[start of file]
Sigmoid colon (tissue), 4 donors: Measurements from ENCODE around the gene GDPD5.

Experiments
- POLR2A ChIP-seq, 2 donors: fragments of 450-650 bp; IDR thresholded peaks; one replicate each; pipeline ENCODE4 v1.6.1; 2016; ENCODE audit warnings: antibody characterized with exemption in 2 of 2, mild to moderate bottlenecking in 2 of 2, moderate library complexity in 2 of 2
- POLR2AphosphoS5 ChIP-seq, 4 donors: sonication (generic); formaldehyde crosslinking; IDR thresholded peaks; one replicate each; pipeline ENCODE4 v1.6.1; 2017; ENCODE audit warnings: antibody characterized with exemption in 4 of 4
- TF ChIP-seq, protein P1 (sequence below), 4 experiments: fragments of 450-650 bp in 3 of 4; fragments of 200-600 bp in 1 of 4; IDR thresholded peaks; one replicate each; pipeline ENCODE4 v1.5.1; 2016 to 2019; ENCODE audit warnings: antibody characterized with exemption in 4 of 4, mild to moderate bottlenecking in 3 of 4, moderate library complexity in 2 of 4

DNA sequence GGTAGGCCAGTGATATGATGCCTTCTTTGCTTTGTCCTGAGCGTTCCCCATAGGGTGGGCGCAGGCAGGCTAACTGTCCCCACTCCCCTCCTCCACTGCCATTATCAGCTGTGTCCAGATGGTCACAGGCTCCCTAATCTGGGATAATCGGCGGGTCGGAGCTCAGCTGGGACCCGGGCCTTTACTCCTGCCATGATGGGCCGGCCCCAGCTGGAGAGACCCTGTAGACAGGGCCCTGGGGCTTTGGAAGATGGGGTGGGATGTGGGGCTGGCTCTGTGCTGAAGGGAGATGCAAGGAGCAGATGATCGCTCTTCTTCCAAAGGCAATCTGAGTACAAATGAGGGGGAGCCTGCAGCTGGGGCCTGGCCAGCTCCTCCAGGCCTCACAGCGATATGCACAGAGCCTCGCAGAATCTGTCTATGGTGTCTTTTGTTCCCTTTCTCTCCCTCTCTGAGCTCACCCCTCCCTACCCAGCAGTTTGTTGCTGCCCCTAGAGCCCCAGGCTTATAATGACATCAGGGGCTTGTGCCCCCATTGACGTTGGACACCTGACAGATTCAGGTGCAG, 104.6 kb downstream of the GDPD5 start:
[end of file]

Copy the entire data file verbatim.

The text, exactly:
Sigmoid colon (tissue), 4 donors: Measurements from ENCODE around the gene GDPD5.

Experiments
- POLR2A ChIP-seq, 2 donors: fragments of 450-650 bp; IDR thresholded peaks; one replicate each; pipeline ENCODE4 v1.6.1; 2016; ENCODE audit warnings: antibody characterized with exemption in 2 of 2, mild to moderate bottlenecking in 2 of 2, moderate library complexity in 2 of 2
- POLR2AphosphoS5 ChIP-seq, 4 donors: sonication (generic); formaldehyde crosslinking; IDR thresholded peaks; one replicate each; pipeline ENCODE4 v1.6.1; 2017; ENCODE audit warnings: antibody characterized with exemption in 4 of 4
- TF ChIP-seq, protein P1 (sequence below), 4 experiments: fragments of 450-650 bp in 3 of 4; fragments of 200-600 bp in 1 of 4; IDR thresholded peaks; one replicate each; pipeline ENCODE4 v1.5.1; 2016 to 2019; ENCODE audit warnings: antibody characterized with exemption in 4 of 4, mild to moderate bottlenecking in 3 of 4, moderate library complexity in 2 of 4

DNA sequence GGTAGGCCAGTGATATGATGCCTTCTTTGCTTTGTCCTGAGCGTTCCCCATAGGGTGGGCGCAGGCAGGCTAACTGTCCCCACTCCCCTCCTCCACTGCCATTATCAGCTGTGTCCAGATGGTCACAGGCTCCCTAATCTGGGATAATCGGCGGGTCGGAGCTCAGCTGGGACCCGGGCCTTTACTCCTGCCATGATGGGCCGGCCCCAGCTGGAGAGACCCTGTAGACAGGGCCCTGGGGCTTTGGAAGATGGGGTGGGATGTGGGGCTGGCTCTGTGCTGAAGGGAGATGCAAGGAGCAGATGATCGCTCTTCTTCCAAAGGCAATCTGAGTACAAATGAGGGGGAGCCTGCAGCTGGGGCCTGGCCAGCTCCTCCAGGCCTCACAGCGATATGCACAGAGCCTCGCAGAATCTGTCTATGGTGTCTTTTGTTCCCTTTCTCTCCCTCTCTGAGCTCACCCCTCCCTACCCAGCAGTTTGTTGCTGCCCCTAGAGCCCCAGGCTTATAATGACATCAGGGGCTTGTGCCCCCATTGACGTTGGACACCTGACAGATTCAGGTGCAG, 104.6 kb downstream of the GDPD5 start: